|CITY OF ALBUQUERQUE; LAWRENCE RAEL, Chief Administrative Officer; ROBERT GURULE, Director of Public Works Department; CITY EMPLOYEE HEALTH CLINIC,|
Joe Jinzo originally brought this action in New Mexico state court against his former employer, the City of Albuquerque, and his former immediate supervisors (collectively, the City),(1) claiming violations of his due process and Fourth Amendment rights as well as breach of his employment contract. At the City's request, the case was removed to federal district court. Jinzo now appeals the district court's grant of summary judgment in favor of the City. We affirm.
The following facts are undisputed: In April 1994 Jinzo was terminated from his City employment for "[f]ailure to meet job qualification/certification requirements" after his driver's license was suspended for a non-work related DWI (the first termination). App. at 85. Pursuant to the City's Merit System Ordinance (MSO), Jinzo filed a grievance respecting his termination. However, prior to the grievance hearing, Jinzo and the City entered into a Stipulation of Agreement (the Agreement) which purported to settle all Jinzo's pending claims and grievances against the City. Under the terms of the Agreement, Jinzo was reinstated at a demoted position under specified conditions, including Jinzo's consent to random drug tests and his stipulation that a positive drug test would result in termination of his City employment. Jinzo reads and understands English, and he signed the Agreement after consulting with his union representatives. As provided in the Agreement, Jinzo entered the City's drug testing program. Approximately four months later he tested positive for drugs, and the City terminated him. Thereafter, Jinzo again initiated grievance procedures under the MSO. After a year and a half of related proceedings and continuances, the hearing officer recommended termination, and the Personnel Board unanimously accepted the recommendation. The MSO provides that an aggrieved employee may appeal an adverse decision to state court within thirty days. Jinzo did not file an appeal within the specified period, but, rather, brought this action more than thirty days following the adverse decision.
Jinzo's complaint alleges that the Agreement he signed with the City is an unenforceable adhesion contract, and, therefore, his consent to drug testing was an invalid waiver of his Fourth Amendment rights. He further alleges that the City's delay in processing his grievance constituted a breach of his employment contract under the MSO regulations and also violated his due process rights. The district court granted the City's motion for summary judgment after finding that Jinzo had failed to produce any evidence to support his claims. On appeal, Jinzo repeats the claims he made in his complaint. He also contends that material disputed factual issues precluded summary judgment.(2)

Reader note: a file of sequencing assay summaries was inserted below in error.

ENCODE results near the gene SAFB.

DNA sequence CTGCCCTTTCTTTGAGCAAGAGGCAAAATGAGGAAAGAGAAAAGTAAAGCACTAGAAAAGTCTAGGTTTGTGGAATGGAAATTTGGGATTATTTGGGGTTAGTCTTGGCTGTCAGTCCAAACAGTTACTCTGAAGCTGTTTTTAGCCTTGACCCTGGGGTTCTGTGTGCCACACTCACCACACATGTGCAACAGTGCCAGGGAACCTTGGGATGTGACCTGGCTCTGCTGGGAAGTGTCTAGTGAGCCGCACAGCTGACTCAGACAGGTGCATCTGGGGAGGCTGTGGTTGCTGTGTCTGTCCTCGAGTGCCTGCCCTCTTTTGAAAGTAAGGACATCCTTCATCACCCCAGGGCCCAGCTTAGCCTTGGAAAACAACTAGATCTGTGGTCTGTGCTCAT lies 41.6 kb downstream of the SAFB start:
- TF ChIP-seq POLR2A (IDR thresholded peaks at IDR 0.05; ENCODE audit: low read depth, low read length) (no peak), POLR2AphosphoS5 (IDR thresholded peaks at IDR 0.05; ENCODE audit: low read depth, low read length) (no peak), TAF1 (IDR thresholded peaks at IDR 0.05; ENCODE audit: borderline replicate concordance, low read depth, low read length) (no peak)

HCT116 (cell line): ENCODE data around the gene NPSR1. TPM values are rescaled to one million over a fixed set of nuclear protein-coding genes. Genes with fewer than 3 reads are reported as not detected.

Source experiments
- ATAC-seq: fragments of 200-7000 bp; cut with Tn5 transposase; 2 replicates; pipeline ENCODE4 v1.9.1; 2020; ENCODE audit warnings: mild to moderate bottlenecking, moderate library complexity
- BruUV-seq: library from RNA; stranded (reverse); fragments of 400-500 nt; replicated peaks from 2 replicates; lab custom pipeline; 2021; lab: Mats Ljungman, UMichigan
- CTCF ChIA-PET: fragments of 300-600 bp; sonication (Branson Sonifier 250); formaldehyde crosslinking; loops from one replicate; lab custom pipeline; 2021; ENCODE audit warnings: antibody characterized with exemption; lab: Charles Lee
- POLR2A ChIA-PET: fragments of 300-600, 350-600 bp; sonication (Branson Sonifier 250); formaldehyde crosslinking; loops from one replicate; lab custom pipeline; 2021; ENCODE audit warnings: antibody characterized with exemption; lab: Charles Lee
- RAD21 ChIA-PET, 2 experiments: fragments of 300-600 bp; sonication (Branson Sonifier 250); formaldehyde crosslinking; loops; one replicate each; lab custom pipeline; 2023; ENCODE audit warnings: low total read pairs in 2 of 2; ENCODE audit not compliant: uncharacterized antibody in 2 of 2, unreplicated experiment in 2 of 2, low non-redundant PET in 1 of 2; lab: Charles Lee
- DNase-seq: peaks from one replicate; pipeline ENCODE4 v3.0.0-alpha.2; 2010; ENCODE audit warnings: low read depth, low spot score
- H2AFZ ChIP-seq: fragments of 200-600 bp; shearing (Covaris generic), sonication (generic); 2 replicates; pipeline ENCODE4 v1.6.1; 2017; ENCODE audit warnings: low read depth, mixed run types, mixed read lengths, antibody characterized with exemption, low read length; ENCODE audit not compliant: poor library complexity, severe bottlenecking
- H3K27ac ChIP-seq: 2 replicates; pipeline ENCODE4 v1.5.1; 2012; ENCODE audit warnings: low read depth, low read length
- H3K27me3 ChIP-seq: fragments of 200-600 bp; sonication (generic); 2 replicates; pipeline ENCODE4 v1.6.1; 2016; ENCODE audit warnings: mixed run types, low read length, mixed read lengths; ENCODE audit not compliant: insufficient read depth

We review the grant of summary judgment de novo, using the same standard as the district court under Fed. R. Civ. P. 56(c). Siemon v. AT&T Corp., 117 F.3d 1173, 1175 (10th Cir. 1997). "Summary judgment is appropriate if 'there is no genuine issue as to any material fact and . . . the moving party is entitled to a judgment as a matter of law.'" Id. (quoting Fed. R. Civ. P. 56(c)). The moving party bears the initial burden of showing an absence of any issues of material fact. Celotex Corp. v. Catrett, 477 U.S. 317, 323 (1986); Kaul v. Stephan, 83 F.3d 1208, 1212 (10th Cir. 1996). Once the moving party meets this burden, the non-movant may not rest upon his pleadings, but must set forth specific facts showing a genuine issue for trial as to those matters for which he carries the burden of proof. Matsushita Elec. Indus. Co. v. Zenith Radio Corp., 475 U.S. 574, 586-87 (1986); Kaul, 83 F.3d at 1212. Mere conclusory statements are inadequate to defeat a summary judgment motion. See Nichols v. Hurley, 921 F.2d 1101, 1113 (10th Cir. 1990).
We have carefully reviewed the pleadings and briefs, the record on appeal, and the district court's decision, and we have considered them in light of the applicable law. We agree with the district court's conclusion that Jinzo failed to present any evidence sufficient to defeat the City's motion. Although Jinzo cites to his deposition testimony that he did not understand the Agreement, that conclusory statement is insufficient to withstand summary judgment.(3) Likewise, Jinzo argues that he was coerced into signing the Agreement, but he cites no evidence of coercion.
On September 17, 1998, the district court issued a thorough, well-reasoned order granting summary judgment to the City. App. at 212-25. We affirm that order for substantially the same reasons stated therein.
ENTERED FOR THE COURT
Stephen H. Anderson
*.This order and judgment is not binding precedent, except under the doctrines of law of the case, res judicata, and collateral estoppel. The court generally disfavors the citation of orders and judgments; nevertheless, an order and judgment may be cited under the terms and conditions of 10th Cir. R. 36.3.
1.Jinzo also named the City Employee Health Clinic in his original action, but he makes no claim against the Clinic in this appeal.
2.Additionally, Jinzo raises other arguments which he did not raise in the district court. Therefore, we do not consider them. See Walker v. Mather (In re Walker), 959 F.2d 894, 896 (10th Cir. 1992).
3.We also note the referenced statement is inconsistent with Jinzo's other deposition testimony which concedes not only that there was no reason he could not understand the Agreement, but also that he asked his own union representatives about the Agreement, and they advised him to sign. App. at 189-91.